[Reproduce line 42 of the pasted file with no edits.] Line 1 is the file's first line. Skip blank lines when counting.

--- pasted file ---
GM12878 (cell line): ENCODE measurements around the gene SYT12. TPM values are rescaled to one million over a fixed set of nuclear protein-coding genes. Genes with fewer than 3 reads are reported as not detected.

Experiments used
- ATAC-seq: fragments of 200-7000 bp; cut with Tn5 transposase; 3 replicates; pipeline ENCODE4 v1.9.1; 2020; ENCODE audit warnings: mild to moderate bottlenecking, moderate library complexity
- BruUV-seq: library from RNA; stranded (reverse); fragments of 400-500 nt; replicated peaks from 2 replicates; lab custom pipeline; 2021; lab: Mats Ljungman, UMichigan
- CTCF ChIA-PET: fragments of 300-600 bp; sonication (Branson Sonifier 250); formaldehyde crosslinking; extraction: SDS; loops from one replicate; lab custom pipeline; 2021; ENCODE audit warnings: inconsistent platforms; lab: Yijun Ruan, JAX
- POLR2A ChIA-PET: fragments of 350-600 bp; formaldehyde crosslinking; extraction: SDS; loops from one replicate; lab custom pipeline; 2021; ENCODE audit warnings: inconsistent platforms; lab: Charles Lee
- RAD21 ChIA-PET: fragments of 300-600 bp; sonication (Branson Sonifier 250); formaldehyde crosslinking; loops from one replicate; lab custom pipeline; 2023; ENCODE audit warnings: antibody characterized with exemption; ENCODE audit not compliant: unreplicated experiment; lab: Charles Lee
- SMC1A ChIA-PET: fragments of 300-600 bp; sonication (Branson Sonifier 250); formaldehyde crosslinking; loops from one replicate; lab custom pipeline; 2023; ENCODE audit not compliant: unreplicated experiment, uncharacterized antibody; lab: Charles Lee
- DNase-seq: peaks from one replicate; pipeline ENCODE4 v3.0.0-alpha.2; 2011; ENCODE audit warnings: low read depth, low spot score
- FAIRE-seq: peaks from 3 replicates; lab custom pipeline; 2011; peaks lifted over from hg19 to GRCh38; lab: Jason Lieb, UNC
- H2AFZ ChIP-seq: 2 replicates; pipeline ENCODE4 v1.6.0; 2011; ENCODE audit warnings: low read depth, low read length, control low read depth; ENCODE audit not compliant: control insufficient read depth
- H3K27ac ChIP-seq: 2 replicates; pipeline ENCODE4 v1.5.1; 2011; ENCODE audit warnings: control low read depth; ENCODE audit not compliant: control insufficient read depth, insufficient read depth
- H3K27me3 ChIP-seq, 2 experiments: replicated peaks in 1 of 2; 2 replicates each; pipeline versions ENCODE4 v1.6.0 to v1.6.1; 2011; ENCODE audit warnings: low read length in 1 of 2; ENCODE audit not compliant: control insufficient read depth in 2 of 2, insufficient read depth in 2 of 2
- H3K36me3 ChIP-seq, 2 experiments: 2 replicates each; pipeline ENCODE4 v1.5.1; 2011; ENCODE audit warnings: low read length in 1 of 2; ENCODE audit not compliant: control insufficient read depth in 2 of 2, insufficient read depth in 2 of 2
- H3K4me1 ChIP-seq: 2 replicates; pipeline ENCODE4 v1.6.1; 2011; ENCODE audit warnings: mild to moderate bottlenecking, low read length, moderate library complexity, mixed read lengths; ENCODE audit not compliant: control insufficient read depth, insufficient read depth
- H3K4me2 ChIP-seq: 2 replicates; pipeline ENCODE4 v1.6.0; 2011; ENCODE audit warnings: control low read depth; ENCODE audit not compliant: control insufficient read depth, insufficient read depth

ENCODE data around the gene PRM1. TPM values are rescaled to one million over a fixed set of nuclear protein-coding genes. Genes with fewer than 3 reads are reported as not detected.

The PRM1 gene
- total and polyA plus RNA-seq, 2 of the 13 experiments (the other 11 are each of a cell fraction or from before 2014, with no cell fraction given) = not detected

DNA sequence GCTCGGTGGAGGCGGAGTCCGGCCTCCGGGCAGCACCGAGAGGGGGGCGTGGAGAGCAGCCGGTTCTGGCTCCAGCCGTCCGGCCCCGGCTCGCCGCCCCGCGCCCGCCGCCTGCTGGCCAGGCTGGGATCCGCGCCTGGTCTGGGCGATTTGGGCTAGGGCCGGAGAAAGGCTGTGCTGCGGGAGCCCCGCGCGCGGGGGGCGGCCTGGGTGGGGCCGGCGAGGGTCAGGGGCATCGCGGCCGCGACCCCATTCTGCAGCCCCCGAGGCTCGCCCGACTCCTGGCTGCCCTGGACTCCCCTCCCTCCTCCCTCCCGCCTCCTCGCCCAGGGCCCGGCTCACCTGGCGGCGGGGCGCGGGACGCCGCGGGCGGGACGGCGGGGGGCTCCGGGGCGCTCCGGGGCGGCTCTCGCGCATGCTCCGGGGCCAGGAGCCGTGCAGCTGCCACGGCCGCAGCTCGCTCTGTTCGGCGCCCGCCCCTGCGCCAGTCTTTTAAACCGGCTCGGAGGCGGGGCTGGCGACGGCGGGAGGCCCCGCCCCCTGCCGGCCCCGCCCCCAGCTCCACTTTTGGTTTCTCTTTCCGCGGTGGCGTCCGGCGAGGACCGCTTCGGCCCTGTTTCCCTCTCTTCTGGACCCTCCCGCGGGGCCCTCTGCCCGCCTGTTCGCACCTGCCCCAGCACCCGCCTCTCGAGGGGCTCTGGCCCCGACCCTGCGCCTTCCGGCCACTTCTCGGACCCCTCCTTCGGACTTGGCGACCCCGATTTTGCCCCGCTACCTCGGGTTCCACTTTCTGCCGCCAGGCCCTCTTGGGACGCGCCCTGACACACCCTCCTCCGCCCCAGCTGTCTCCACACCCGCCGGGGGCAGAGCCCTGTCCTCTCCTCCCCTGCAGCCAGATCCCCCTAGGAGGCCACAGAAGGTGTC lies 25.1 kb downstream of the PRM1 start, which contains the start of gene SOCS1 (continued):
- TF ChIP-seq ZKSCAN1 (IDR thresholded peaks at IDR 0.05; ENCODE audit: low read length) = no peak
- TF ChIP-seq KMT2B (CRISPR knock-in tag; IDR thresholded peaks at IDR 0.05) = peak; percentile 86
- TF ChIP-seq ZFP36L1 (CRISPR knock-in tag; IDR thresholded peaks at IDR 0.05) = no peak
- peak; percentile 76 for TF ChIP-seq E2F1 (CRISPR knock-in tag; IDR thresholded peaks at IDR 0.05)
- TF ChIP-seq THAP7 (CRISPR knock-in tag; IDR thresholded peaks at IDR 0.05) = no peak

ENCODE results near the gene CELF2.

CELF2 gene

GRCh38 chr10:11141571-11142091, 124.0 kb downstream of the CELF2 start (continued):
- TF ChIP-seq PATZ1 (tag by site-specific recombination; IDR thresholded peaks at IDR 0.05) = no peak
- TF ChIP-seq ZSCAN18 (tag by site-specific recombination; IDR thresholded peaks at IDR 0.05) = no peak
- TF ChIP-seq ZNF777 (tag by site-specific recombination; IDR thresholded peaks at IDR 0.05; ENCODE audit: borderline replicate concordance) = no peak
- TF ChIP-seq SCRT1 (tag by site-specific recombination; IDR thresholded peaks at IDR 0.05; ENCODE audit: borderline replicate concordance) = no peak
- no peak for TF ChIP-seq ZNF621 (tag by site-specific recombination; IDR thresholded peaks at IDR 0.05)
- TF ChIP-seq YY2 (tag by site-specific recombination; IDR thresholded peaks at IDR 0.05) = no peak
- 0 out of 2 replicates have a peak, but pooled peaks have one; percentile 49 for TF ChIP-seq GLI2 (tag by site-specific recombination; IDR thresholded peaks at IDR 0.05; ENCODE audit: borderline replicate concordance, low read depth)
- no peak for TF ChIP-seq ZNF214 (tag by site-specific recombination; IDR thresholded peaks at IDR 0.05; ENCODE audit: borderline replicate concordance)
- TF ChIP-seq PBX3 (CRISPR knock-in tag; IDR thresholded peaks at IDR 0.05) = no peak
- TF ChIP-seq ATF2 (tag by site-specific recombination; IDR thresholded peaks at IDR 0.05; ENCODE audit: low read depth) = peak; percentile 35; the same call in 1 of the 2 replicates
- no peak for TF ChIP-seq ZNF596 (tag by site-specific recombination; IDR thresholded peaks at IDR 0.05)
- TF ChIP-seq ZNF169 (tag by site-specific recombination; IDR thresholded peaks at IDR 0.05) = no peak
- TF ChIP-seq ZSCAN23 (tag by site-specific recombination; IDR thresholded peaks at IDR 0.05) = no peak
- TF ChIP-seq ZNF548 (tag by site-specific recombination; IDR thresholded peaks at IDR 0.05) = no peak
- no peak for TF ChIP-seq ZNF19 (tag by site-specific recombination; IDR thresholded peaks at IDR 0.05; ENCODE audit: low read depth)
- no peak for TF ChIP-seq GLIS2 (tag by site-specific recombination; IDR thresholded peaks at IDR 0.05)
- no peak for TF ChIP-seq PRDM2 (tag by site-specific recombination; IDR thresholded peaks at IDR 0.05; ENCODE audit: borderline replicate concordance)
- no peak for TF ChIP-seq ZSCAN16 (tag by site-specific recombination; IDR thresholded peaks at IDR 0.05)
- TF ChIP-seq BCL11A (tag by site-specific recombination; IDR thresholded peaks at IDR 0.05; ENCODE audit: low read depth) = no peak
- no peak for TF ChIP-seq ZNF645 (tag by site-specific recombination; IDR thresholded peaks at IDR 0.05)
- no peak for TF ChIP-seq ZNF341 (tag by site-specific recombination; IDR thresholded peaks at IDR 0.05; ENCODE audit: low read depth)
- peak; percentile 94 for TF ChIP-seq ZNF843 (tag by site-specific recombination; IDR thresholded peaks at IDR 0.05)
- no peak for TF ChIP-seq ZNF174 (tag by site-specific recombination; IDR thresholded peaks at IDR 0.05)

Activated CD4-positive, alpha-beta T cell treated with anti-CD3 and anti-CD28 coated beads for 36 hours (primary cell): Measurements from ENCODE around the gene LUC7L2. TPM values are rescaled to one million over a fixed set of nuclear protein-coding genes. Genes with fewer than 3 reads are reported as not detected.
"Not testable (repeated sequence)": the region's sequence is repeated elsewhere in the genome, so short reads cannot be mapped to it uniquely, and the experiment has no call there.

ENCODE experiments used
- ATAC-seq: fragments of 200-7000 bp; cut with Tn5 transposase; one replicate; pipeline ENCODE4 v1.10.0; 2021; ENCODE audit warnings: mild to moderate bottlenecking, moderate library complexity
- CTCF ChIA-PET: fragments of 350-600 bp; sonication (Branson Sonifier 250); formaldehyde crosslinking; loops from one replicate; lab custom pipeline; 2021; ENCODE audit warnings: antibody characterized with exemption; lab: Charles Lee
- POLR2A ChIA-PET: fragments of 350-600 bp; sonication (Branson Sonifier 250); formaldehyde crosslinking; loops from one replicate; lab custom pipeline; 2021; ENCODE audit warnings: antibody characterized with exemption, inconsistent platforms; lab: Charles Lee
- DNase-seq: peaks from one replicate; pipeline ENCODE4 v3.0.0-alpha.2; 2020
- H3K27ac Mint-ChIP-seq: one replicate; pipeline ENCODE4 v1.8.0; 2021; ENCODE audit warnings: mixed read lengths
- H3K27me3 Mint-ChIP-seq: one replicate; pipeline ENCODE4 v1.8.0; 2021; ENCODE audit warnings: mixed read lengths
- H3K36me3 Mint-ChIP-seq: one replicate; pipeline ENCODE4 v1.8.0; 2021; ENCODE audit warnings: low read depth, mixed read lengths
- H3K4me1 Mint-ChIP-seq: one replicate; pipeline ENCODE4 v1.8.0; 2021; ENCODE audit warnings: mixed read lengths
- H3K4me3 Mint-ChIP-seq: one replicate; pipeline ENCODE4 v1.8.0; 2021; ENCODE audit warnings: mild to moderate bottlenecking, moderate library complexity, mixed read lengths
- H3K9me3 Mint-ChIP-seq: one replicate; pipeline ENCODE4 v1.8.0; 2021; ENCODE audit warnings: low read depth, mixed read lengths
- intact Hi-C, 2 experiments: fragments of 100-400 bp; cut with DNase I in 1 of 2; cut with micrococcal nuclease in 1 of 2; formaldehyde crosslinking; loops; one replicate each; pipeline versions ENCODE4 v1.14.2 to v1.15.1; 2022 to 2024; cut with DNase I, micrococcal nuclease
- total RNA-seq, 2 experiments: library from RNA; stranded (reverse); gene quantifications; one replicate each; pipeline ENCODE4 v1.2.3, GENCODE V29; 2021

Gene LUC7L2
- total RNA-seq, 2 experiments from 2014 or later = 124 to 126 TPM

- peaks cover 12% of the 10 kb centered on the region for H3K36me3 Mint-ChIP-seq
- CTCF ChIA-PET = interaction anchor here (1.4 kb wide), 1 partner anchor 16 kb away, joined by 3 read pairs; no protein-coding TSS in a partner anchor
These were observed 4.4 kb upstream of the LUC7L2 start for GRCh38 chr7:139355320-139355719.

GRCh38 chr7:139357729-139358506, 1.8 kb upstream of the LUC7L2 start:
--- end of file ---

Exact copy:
- TF ChIP-seq ZNF548 (tag by site-specific recombination; IDR thresholded peaks at IDR 0.05) = no peak